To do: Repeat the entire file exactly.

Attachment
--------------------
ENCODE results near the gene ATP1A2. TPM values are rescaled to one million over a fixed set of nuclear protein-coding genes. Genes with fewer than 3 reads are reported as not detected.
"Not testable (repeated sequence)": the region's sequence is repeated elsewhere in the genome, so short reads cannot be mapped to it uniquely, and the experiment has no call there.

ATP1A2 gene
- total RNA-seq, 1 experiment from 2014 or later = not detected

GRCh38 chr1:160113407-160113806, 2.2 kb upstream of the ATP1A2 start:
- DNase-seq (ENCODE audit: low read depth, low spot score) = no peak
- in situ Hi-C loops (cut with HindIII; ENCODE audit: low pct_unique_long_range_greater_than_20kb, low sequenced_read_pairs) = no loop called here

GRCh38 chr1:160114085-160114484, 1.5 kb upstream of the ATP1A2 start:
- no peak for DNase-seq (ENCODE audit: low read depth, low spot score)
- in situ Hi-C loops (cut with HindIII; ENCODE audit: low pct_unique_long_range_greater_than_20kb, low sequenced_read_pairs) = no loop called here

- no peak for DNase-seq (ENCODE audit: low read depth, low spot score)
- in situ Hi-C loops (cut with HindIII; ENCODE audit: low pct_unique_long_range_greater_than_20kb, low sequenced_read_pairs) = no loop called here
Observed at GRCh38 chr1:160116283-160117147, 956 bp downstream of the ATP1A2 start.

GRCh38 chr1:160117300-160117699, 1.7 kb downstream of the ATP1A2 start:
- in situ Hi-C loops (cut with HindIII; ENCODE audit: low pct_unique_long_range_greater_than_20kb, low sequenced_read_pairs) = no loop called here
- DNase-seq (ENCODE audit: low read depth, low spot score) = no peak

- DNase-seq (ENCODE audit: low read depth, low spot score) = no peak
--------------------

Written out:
ENCODE results near the gene ATP1A2. TPM values are rescaled to one million over a fixed set of nuclear protein-coding genes. Genes with fewer than 3 reads are reported as not detected.
"Not testable (repeated sequence)": the region's sequence is repeated elsewhere in the genome, so short reads cannot be mapped to it uniquely, and the experiment has no call there.

ATP1A2 gene
- total RNA-seq, 1 experiment from 2014 or later = not detected

GRCh38 chr1:160113407-160113806, 2.2 kb upstream of the ATP1A2 start:
- DNase-seq (ENCODE audit: low read depth, low spot score) = no peak
- in situ Hi-C loops (cut with HindIII; ENCODE audit: low pct_unique_long_range_greater_than_20kb, low sequenced_read_pairs) = no loop called here

GRCh38 chr1:160114085-160114484, 1.5 kb upstream of the ATP1A2 start:
- no peak for DNase-seq (ENCODE audit: low read depth, low spot score)
- in situ Hi-C loops (cut with HindIII; ENCODE audit: low pct_unique_long_range_greater_than_20kb, low sequenced_read_pairs) = no loop called here

- no peak for DNase-seq (ENCODE audit: low read depth, low spot score)
- in situ Hi-C loops (cut with HindIII; ENCODE audit: low pct_unique_long_range_greater_than_20kb, low sequenced_read_pairs) = no loop called here
Observed at GRCh38 chr1:160116283-160117147, 956 bp downstream of the ATP1A2 start.

GRCh38 chr1:160117300-160117699, 1.7 kb downstream of the ATP1A2 start:
- in situ Hi-C loops (cut with HindIII; ENCODE audit: low pct_unique_long_range_greater_than_20kb, low sequenced_read_pairs) = no loop called here
- DNase-seq (ENCODE audit: low read depth, low spot score) = no peak

- DNase-seq (ENCODE audit: low read depth, low spot score) = no peak